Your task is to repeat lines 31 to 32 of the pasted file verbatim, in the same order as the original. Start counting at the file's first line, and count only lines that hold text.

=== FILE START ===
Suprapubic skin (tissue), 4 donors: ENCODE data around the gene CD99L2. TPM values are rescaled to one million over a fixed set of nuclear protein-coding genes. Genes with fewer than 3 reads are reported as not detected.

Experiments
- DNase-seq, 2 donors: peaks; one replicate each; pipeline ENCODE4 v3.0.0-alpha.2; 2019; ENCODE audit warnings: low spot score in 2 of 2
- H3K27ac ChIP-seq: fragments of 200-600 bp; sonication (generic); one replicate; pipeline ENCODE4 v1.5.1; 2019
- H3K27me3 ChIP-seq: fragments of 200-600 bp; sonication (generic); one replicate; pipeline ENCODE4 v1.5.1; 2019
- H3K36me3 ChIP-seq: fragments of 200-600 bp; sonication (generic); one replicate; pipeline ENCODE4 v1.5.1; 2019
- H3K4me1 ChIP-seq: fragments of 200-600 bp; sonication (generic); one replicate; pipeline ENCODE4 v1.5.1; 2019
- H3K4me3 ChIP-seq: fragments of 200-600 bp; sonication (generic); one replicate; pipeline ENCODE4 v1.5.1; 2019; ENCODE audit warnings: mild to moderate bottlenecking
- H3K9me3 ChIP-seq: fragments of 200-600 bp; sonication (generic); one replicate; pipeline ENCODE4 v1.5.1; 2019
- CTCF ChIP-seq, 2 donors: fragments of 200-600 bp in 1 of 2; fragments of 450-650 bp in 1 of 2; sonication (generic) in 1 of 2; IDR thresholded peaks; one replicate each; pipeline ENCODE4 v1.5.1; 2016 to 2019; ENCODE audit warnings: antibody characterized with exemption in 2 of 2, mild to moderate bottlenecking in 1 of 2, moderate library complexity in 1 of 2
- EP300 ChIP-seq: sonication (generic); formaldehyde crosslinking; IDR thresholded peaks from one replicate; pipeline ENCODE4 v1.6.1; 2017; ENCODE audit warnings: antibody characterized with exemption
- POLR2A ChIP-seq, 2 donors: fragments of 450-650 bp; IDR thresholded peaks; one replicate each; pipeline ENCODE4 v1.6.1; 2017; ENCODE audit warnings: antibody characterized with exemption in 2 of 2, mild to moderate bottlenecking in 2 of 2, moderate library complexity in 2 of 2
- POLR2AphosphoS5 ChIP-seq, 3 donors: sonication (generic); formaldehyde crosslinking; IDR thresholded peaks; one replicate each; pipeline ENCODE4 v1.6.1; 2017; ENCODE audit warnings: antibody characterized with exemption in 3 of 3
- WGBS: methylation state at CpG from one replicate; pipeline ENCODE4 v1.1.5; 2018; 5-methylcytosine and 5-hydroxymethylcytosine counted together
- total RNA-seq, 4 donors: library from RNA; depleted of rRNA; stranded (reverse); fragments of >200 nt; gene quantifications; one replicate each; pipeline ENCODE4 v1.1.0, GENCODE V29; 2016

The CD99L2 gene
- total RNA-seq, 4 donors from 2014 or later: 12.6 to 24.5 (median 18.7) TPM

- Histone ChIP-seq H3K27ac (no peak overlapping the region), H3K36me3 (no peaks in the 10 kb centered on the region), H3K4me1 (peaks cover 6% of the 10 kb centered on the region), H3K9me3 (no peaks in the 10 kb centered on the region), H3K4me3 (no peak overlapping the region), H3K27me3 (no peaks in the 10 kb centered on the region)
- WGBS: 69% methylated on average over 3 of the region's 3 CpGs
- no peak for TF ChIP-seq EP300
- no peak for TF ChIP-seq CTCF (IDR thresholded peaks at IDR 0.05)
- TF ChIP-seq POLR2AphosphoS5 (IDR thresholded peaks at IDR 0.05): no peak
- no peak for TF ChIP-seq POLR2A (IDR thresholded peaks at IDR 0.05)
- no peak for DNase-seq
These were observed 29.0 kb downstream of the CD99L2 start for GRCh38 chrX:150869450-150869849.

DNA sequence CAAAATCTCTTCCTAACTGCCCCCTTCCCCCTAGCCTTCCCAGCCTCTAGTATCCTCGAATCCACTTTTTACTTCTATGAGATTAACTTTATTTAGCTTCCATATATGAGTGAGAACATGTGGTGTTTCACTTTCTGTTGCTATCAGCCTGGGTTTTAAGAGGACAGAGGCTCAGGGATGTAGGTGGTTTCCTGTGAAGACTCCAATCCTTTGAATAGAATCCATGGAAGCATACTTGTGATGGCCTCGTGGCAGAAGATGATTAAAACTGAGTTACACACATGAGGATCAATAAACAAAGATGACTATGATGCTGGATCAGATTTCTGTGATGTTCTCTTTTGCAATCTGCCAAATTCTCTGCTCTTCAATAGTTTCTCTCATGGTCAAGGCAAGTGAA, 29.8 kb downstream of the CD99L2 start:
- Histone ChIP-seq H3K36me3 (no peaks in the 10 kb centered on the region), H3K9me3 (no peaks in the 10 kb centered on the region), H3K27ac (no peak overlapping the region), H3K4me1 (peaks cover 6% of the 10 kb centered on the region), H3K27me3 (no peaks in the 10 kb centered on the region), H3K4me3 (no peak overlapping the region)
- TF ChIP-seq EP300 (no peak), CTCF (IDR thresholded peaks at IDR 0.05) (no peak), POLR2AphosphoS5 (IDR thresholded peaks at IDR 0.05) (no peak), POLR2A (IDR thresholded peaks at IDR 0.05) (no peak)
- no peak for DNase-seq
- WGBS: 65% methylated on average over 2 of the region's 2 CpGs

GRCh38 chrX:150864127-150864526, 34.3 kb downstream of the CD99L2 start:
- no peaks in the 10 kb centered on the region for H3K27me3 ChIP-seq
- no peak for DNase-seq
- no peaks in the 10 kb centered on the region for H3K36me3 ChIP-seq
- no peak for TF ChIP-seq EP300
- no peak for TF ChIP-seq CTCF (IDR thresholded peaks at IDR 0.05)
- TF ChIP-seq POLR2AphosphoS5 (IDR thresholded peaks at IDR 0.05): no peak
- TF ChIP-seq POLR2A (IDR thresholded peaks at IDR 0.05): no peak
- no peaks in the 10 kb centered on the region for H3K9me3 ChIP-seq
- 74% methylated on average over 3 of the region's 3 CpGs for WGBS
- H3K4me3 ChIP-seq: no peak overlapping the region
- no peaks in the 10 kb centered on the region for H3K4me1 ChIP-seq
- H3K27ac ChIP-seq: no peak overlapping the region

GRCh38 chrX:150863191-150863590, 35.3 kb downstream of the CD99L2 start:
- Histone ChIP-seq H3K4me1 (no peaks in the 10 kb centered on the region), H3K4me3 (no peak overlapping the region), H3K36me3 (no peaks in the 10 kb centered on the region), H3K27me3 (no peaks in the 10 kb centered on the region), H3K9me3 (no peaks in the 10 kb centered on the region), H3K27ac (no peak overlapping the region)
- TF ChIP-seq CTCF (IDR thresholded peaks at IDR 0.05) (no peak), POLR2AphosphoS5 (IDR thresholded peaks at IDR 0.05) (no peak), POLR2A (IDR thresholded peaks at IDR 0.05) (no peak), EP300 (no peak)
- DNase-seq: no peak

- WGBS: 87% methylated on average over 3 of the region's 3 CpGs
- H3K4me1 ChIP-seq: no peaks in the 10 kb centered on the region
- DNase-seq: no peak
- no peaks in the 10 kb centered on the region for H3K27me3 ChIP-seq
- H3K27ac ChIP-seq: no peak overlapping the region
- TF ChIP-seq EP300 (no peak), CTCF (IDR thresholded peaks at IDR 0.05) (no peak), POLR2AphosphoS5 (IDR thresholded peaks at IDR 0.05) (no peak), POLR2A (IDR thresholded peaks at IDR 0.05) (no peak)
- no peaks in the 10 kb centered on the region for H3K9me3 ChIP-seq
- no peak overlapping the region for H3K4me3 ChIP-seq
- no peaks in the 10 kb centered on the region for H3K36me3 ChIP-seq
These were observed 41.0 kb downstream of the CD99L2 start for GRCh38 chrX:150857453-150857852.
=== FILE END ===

GRCh38 chrX:150864127-150864526, 34.3 kb downstream of the CD99L2 start:
- no peaks in the 10 kb centered on the region for H3K27me3 ChIP-seq